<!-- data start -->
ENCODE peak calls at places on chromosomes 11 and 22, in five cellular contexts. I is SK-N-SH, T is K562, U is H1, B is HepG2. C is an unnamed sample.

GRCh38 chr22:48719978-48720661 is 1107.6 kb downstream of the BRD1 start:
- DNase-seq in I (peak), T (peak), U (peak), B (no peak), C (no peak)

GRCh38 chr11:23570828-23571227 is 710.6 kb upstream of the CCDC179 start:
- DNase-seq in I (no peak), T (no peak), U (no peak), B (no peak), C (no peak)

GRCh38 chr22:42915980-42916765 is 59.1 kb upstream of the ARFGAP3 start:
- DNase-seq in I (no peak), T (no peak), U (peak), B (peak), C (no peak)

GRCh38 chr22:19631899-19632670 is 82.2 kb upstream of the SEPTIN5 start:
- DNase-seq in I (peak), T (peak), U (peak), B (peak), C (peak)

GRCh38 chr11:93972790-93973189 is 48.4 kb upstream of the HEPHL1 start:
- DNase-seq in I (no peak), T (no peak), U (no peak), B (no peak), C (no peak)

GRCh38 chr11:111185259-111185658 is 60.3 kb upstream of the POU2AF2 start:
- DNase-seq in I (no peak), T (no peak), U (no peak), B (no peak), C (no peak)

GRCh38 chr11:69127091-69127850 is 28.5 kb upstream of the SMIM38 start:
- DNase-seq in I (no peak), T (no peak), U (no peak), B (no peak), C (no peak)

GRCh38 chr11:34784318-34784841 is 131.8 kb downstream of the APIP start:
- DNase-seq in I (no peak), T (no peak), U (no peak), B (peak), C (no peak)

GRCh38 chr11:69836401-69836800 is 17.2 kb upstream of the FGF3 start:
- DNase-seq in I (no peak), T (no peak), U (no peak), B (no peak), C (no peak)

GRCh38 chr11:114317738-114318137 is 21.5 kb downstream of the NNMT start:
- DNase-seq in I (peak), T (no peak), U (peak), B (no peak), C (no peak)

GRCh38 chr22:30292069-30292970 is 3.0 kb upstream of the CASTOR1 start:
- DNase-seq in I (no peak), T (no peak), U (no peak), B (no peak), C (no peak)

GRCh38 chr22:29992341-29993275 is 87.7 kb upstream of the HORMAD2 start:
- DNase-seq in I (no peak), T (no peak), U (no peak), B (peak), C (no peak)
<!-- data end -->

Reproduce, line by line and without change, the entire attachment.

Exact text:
ENCODE peak calls at places on chromosomes 11 and 22, in five cellular contexts. I is SK-N-SH, T is K562, U is H1, B is HepG2. C is an unnamed sample.

GRCh38 chr22:48719978-48720661 is 1107.6 kb downstream of the BRD1 start:
- DNase-seq in I (peak), T (peak), U (peak), B (no peak), C (no peak)

GRCh38 chr11:23570828-23571227 is 710.6 kb upstream of the CCDC179 start:
- DNase-seq in I (no peak), T (no peak), U (no peak), B (no peak), C (no peak)

GRCh38 chr22:42915980-42916765 is 59.1 kb upstream of the ARFGAP3 start:
- DNase-seq in I (no peak), T (no peak), U (peak), B (peak), C (no peak)

GRCh38 chr22:19631899-19632670 is 82.2 kb upstream of the SEPTIN5 start:
- DNase-seq in I (peak), T (peak), U (peak), B (peak), C (peak)

GRCh38 chr11:93972790-93973189 is 48.4 kb upstream of the HEPHL1 start:
- DNase-seq in I (no peak), T (no peak), U (no peak), B (no peak), C (no peak)

GRCh38 chr11:111185259-111185658 is 60.3 kb upstream of the POU2AF2 start:
- DNase-seq in I (no peak), T (no peak), U (no peak), B (no peak), C (no peak)

GRCh38 chr11:69127091-69127850 is 28.5 kb upstream of the SMIM38 start:
- DNase-seq in I (no peak), T (no peak), U (no peak), B (no peak), C (no peak)

GRCh38 chr11:34784318-34784841 is 131.8 kb downstream of the APIP start:
- DNase-seq in I (no peak), T (no peak), U (no peak), B (peak), C (no peak)

GRCh38 chr11:69836401-69836800 is 17.2 kb upstream of the FGF3 start:
- DNase-seq in I (no peak), T (no peak), U (no peak), B (no peak), C (no peak)

GRCh38 chr11:114317738-114318137 is 21.5 kb downstream of the NNMT start:
- DNase-seq in I (peak), T (no peak), U (peak), B (no peak), C (no peak)

GRCh38 chr22:30292069-30292970 is 3.0 kb upstream of the CASTOR1 start:
- DNase-seq in I (no peak), T (no peak), U (no peak), B (no peak), C (no peak)

GRCh38 chr22:29992341-29993275 is 87.7 kb upstream of the HORMAD2 start:
- DNase-seq in I (no peak), T (no peak), U (no peak), B (peak), C (no peak)